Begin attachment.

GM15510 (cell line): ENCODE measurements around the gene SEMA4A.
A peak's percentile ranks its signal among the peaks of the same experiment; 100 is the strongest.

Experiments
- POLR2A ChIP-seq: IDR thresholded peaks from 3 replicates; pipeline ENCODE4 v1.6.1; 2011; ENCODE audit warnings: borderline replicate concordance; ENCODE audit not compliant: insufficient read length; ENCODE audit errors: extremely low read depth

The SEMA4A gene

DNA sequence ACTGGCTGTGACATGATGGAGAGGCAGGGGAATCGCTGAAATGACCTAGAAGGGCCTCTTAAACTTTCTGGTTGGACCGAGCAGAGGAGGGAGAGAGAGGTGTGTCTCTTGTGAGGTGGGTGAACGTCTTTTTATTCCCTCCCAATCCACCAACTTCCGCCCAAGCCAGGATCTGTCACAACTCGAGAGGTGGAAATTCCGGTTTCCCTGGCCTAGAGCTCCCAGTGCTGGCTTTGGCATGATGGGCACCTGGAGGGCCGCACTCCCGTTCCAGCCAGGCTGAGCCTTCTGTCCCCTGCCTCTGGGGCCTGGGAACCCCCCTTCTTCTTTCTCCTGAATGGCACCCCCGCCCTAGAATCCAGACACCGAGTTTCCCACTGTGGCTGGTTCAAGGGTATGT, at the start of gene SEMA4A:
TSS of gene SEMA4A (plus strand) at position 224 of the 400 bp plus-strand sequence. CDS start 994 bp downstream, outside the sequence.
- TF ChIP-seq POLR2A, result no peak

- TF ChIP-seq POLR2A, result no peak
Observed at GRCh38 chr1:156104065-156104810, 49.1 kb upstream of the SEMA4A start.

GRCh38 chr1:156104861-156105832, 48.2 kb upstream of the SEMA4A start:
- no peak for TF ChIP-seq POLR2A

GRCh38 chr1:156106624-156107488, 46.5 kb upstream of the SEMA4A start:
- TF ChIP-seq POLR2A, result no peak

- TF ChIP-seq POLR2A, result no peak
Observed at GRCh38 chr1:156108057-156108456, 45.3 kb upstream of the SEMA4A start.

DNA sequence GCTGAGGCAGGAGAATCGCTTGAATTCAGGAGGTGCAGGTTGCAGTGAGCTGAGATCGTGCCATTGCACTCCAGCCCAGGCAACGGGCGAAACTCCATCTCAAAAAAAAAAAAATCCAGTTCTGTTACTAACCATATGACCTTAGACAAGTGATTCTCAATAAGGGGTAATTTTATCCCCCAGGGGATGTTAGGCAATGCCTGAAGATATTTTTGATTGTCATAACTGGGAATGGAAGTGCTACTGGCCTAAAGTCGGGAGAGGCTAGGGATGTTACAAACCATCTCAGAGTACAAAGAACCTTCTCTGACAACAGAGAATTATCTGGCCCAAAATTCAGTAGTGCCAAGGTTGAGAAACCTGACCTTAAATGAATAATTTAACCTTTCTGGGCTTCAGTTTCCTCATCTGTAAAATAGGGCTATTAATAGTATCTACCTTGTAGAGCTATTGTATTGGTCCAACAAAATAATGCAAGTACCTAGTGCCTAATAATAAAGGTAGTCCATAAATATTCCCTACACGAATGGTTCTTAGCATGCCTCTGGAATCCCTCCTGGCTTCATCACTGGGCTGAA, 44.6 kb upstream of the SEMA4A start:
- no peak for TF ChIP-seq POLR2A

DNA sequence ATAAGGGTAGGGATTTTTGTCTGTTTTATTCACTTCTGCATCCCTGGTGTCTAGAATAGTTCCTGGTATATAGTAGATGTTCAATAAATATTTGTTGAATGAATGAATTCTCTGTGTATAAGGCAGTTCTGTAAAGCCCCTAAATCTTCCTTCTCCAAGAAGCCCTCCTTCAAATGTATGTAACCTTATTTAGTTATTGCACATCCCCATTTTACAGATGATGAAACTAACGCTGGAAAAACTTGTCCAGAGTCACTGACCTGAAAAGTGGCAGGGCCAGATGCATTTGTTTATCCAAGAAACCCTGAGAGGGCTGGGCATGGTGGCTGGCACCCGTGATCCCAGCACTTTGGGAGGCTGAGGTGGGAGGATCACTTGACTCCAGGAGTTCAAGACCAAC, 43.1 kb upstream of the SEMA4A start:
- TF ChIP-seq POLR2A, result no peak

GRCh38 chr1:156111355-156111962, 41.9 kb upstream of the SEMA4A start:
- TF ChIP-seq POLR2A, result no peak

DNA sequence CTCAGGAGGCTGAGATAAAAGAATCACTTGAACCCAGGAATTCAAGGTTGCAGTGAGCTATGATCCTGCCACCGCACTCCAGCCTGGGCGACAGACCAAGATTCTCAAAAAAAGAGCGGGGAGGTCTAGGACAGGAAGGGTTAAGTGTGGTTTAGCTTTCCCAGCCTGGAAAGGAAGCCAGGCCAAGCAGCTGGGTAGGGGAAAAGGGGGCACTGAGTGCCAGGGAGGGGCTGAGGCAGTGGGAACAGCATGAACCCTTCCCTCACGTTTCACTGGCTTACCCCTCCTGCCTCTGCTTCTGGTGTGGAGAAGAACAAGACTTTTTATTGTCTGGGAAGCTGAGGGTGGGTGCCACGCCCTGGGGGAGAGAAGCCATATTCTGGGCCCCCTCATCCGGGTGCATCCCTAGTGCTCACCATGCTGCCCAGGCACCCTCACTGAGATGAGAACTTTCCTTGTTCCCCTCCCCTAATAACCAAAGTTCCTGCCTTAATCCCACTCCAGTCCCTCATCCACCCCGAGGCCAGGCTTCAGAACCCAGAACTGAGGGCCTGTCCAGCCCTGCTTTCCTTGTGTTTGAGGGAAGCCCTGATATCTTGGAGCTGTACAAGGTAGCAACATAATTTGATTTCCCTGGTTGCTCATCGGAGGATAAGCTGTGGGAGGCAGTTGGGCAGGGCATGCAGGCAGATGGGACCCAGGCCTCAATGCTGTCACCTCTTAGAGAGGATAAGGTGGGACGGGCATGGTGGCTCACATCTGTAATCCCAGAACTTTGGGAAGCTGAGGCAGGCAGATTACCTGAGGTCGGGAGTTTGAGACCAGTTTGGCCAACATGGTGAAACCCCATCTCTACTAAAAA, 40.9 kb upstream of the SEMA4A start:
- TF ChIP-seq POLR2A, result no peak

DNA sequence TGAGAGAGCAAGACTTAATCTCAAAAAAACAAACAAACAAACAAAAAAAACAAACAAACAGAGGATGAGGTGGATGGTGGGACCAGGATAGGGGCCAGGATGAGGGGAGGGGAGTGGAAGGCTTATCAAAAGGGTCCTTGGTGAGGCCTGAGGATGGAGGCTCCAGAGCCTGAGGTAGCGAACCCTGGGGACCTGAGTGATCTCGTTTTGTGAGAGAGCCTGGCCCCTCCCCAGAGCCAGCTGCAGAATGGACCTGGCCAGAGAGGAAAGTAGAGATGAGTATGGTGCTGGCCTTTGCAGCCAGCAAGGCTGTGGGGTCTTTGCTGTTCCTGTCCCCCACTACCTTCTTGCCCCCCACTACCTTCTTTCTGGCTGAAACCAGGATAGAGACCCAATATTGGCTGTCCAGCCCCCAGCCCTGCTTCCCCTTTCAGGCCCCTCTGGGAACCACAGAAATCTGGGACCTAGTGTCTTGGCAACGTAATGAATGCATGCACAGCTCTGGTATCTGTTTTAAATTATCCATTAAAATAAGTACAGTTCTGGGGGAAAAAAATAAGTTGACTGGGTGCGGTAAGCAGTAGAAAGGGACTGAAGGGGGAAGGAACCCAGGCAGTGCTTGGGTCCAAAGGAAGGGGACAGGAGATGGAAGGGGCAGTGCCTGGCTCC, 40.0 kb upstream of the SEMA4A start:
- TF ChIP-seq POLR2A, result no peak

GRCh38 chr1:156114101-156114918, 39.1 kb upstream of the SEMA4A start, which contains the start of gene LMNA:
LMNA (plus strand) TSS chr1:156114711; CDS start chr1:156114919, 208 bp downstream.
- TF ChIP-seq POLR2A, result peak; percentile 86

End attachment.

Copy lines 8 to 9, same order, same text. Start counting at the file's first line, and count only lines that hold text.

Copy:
- TF ChIP-seq POLR2A, result no peak

- TF ChIP-seq POLR2A, result no peak